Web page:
Social media changes campaign culture
By Yi Whan-woo
The just-ended parliamentary elections saw a wider use of social networking services (SNS) in campaigns.
An increasing number of candidates relied on social media after learning about its effectiveness in last October’s Seoul mayoral by-election. Then-activist Park Won-soon won support online from liberal-minded voters and scored an easy victory.
Candidates including conservatives turned their attention to SNS to encourage voters to head to polling stations at the last minute.
The campaigns on platforms such as Twitter and Facebook were made possible as the National Election Commission (NEC) ruled in January that they were legitimate.
The main opposition Democratic United Party (DUP), which contributed to Park Won-soon’s victory, utilized SNS once again, while the ruling Saenuri Party did the same.
Candidates from districts in a neck-and-neck race or those from politically-heated areas were aggressive in using the sites to attract more voters.
The activities had merit in enhancing the development of participatory democracy, as people no longer had to rely on conventional media setting the agenda.
For instance, Son Su-jo, a 27-year-old candidate from the Saenuri Party, and her contender Moon Jae-in from the DUP in Busan used Twitter comments when sensitive political issues surfaced. Voters could track each candidate’s point of view to decide which one to support.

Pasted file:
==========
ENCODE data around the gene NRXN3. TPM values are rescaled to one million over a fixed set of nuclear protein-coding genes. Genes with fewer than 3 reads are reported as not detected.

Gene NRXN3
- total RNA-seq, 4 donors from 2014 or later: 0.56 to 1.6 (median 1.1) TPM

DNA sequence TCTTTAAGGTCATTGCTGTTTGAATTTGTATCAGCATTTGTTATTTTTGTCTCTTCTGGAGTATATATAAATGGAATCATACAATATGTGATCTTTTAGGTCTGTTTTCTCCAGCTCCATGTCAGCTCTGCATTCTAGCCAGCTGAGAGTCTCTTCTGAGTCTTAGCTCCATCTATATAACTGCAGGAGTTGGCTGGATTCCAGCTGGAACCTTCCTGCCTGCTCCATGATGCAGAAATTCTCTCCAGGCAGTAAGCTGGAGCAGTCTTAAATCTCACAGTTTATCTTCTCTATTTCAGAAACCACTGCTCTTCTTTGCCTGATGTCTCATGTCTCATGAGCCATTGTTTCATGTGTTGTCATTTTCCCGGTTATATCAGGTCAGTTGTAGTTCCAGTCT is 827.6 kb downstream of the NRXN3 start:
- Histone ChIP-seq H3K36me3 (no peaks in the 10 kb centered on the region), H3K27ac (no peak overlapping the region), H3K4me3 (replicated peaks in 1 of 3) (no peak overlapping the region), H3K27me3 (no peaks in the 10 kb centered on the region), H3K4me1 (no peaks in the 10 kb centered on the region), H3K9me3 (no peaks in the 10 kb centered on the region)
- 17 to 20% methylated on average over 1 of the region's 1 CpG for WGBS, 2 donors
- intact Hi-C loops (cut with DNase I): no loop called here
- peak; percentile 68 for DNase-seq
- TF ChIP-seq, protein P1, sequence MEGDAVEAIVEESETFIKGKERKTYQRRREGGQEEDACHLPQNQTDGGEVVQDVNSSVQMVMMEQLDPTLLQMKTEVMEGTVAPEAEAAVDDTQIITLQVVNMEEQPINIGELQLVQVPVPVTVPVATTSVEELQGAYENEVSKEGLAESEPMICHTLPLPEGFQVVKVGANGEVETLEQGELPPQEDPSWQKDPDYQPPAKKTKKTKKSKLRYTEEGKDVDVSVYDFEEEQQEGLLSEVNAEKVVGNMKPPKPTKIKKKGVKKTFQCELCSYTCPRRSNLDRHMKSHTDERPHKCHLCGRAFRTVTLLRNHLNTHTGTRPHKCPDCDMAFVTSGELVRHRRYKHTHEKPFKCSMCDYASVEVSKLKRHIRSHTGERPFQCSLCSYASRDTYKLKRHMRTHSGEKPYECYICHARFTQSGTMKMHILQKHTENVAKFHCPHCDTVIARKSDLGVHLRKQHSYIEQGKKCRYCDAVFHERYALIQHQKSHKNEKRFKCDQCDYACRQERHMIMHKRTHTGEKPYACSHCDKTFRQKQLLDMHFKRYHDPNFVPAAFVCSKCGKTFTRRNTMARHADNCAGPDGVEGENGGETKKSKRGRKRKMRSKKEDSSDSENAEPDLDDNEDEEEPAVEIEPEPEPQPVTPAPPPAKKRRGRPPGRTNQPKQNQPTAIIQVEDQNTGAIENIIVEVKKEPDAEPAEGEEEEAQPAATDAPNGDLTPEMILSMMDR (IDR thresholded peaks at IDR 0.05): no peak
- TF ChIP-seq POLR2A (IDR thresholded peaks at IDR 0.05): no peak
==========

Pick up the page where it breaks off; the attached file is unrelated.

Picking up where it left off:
SNS also allows ordinary people to be a one-man medium sending their messages simultaneously to many people.
A male tweeter drew attention both online and offline when he uploaded a poster to encourage voting in the April 11 parliamentary elections.
The poster ignited controversy over allegedly exploiting females with an image of a woman’s foot wearing a red high heel leaving a red stamp as the symbol of a ballot.
The image urging active participation of female voters drew more attention when Jin Joong-kwon, a well-known political critic, re-tweeted the poster.
The poster continued to spread among local Twitter users, stirring online debate.
While such activities intend to promote politics online, experts worry about distorted views spreading through SNS.
Some candidates sent messages through SNS with no factual background, with an irresponsible attitude toward supporters who easily could be misled.
“Those liberal-minded users tend to express their thoughts more actively than conservative users. Also users of SNS tend to be spontaneous in making decisions,” an expert said.
“So the agenda set through SNS tend to be subjective rather than objective. I don’t think public opinion from SNS represents all members of the community,” he added.
Other experts said restrictions should be outlined in the future to prevent candidates who make groundless and slanderous allegations about their rivals on social media gaining the upper hand.